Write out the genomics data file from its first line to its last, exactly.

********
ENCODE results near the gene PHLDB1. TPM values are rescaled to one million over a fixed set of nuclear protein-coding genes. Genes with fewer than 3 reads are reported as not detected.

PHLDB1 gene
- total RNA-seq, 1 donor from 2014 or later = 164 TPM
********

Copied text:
ENCODE results near the gene PHLDB1. TPM values are rescaled to one million over a fixed set of nuclear protein-coding genes. Genes with fewer than 3 reads are reported as not detected.

PHLDB1 gene
- total RNA-seq, 1 donor from 2014 or later = 164 TPM